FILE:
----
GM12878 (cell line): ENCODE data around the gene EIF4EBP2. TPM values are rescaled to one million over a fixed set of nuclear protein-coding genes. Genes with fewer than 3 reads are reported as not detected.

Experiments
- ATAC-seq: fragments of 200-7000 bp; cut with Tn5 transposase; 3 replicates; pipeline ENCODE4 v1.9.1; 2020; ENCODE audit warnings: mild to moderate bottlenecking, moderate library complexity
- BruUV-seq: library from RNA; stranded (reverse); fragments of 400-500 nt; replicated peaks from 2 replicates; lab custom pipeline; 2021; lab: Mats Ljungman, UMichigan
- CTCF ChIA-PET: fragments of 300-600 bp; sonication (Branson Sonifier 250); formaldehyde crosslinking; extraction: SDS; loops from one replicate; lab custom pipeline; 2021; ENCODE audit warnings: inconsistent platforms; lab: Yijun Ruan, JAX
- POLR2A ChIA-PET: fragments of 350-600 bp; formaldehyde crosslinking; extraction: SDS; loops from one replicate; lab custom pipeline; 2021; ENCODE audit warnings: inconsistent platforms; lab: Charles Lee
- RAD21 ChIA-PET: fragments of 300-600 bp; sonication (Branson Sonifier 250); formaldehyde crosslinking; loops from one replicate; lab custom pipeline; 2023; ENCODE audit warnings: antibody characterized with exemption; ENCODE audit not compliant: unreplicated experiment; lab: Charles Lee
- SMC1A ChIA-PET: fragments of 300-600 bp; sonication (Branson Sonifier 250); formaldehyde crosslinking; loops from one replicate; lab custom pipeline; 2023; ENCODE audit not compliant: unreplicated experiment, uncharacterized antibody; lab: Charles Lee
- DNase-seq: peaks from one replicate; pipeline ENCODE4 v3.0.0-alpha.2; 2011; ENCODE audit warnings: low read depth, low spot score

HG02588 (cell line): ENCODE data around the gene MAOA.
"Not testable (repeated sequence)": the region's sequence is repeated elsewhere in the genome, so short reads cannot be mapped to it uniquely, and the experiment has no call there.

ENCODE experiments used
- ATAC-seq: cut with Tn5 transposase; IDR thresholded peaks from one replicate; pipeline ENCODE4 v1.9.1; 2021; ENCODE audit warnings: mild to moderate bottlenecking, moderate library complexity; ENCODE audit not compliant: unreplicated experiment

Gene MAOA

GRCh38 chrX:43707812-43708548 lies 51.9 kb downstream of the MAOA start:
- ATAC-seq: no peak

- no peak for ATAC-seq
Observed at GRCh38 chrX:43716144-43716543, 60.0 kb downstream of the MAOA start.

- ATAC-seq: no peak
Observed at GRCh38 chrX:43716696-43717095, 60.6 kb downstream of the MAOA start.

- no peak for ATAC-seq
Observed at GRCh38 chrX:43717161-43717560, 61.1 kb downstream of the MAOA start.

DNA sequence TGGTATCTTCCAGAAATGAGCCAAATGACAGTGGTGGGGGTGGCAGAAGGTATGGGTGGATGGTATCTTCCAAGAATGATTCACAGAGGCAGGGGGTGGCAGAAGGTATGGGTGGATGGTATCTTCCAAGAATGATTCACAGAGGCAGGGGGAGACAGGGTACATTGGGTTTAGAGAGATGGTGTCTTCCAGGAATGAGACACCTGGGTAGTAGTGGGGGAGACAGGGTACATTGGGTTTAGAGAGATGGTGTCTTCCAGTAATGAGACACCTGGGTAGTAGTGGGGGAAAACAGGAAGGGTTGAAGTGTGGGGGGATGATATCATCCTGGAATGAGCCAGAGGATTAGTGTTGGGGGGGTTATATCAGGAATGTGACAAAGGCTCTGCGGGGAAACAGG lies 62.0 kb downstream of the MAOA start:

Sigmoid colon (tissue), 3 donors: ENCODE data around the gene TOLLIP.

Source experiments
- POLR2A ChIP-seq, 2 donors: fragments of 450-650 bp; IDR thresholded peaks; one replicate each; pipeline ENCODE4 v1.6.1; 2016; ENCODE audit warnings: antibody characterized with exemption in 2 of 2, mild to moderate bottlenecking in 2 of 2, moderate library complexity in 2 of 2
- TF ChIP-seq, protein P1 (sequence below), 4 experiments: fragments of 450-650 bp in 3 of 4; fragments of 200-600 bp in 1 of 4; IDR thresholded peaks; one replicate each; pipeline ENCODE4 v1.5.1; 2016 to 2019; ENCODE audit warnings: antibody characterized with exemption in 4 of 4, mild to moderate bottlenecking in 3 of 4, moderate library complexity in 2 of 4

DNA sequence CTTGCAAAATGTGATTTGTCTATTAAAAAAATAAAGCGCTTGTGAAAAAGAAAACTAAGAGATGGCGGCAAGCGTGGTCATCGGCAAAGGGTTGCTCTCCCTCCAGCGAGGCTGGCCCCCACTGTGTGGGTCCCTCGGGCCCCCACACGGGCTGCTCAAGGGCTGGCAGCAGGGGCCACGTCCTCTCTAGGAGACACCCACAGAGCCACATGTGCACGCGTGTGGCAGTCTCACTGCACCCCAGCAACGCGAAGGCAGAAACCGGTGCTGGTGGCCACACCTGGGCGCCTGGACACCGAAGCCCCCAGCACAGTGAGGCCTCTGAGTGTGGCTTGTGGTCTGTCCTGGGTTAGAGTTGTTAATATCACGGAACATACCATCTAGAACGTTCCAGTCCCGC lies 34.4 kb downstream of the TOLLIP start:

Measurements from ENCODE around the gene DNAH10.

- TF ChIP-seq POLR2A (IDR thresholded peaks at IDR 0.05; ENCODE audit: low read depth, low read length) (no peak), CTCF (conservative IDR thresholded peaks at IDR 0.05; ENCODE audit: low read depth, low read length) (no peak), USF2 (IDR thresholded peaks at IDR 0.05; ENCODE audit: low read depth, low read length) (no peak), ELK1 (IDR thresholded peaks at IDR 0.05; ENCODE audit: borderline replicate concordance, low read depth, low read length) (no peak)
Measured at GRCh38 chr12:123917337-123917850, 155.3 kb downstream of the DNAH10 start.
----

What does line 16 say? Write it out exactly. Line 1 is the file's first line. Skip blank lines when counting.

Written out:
- ATAC-seq: no peak